The Mysterious Island HTML version

Chapter 22
This intense cold lasted till the 15th of August, without, however, passing the
degree of Fahrenheit already mentioned. When the atmosphere was calm, the
low temperature was easily borne, but when the wind blew, the poor settlers,
insufficiently clothed, felt it severely. Pencroft regretted that Lincoln Island was
not the home of a few families of bears rather than of so many foxes and seals.
"Bears," said he, "are generally very well dressed, and I ask no more than to
borrow for the winter the warm cloaks which they have on their backs."
"But," replied Neb, laughing, "perhaps the bears would not consent to give you
their cloaks, Pencroft. These beasts are not St. Martins."
"We would make them do it, Neb, we would make them," replied Pencroft, in
quite an authoritative tone.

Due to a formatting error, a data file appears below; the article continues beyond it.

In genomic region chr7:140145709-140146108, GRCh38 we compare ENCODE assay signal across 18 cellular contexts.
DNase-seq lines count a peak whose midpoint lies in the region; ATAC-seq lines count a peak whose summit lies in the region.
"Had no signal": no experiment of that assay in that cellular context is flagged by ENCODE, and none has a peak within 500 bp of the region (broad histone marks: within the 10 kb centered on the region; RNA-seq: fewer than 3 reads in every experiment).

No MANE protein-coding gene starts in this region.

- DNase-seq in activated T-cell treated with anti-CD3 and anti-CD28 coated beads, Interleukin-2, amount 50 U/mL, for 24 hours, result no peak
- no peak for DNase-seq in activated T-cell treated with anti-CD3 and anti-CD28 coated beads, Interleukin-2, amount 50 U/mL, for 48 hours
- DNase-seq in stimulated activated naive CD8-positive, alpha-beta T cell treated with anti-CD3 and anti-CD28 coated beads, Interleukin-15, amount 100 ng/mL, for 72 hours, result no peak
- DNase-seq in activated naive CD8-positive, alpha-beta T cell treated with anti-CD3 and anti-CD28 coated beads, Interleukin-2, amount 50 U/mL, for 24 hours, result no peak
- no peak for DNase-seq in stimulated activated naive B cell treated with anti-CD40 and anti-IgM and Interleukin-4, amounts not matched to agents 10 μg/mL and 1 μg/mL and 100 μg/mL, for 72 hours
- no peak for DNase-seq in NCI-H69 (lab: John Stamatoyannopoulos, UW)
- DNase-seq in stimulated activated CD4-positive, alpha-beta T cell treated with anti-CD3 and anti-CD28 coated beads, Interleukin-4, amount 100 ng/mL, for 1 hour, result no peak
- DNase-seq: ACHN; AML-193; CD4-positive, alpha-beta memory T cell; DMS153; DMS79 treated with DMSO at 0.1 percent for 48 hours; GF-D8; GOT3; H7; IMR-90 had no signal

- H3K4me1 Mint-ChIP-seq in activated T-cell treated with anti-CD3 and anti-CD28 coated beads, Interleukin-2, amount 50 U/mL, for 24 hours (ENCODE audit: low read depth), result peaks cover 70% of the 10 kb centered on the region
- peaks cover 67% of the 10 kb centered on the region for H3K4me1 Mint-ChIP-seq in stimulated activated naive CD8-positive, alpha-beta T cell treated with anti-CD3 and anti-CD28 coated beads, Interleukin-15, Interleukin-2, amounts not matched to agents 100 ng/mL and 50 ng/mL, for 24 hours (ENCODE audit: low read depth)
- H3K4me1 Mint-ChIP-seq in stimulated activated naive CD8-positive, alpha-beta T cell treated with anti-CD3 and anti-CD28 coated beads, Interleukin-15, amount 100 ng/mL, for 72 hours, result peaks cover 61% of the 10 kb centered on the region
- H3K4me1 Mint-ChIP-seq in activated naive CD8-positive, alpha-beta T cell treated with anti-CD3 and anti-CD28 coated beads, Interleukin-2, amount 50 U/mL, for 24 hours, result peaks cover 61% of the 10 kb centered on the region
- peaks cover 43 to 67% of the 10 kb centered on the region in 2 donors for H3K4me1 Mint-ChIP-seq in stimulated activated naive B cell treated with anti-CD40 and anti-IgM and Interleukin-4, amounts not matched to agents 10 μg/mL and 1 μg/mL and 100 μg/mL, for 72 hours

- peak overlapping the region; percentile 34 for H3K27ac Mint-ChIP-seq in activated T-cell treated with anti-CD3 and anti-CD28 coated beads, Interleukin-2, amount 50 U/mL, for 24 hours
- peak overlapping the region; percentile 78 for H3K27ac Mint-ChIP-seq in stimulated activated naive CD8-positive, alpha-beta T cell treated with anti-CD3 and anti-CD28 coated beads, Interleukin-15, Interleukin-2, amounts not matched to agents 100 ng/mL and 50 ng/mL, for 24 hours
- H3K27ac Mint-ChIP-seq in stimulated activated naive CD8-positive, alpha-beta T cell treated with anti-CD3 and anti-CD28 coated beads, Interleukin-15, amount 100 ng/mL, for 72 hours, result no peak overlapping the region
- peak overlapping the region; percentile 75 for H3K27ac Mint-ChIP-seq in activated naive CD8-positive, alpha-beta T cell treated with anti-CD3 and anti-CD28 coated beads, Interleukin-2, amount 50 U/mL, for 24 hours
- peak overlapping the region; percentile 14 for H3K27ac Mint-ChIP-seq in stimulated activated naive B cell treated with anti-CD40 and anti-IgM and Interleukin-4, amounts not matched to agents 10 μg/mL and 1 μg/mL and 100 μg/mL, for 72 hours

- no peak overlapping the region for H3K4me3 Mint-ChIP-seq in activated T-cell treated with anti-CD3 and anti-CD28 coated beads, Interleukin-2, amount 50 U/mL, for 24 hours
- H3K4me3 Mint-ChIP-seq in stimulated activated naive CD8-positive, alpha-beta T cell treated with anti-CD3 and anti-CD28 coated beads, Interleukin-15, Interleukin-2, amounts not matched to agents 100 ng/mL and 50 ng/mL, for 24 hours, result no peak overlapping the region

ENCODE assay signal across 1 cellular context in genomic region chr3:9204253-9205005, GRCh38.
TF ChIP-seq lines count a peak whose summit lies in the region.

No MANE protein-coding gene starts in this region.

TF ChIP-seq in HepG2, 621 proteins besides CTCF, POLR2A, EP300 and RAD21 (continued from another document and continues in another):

But these formidable carnivora did not exist in the island, or at any rate they had
not yet shown themselves.
In the meanwhile, Herbert, Pencroft, and the reporter occupied themselves with
making traps on Prospect Heights and at the border of the forest.
According to the sailor, any animal, whatever it was, would be a lawful prize, and
the rodents or carnivora which might get into the new snares would be well
received at Granite House.
The traps were besides extremely simple; being pits dug in the ground, a
platform of branches and grass above, which concealed the opening, and at the
bottom some bait, the scent of which would attract animals. It must be mentioned
also, that they had not been dug at random, but at certain places where
numerous footprints showed that quadrupeds frequented the ground. They were
visited every day, and at three different times, during the first days, specimens of
those Antarctic foxes which they had already seen on the right bank of the Mercy
were found in them.
"Why, there are nothing but foxes in this country!" cried Pencroft, when for the
third time he drew one of the animals out of the pit. Looking at it in great disgust,
he added, "beasts which are good for nothing!"
"Yes," said Gideon Spilett, "they are good for something!"
"And what is that?"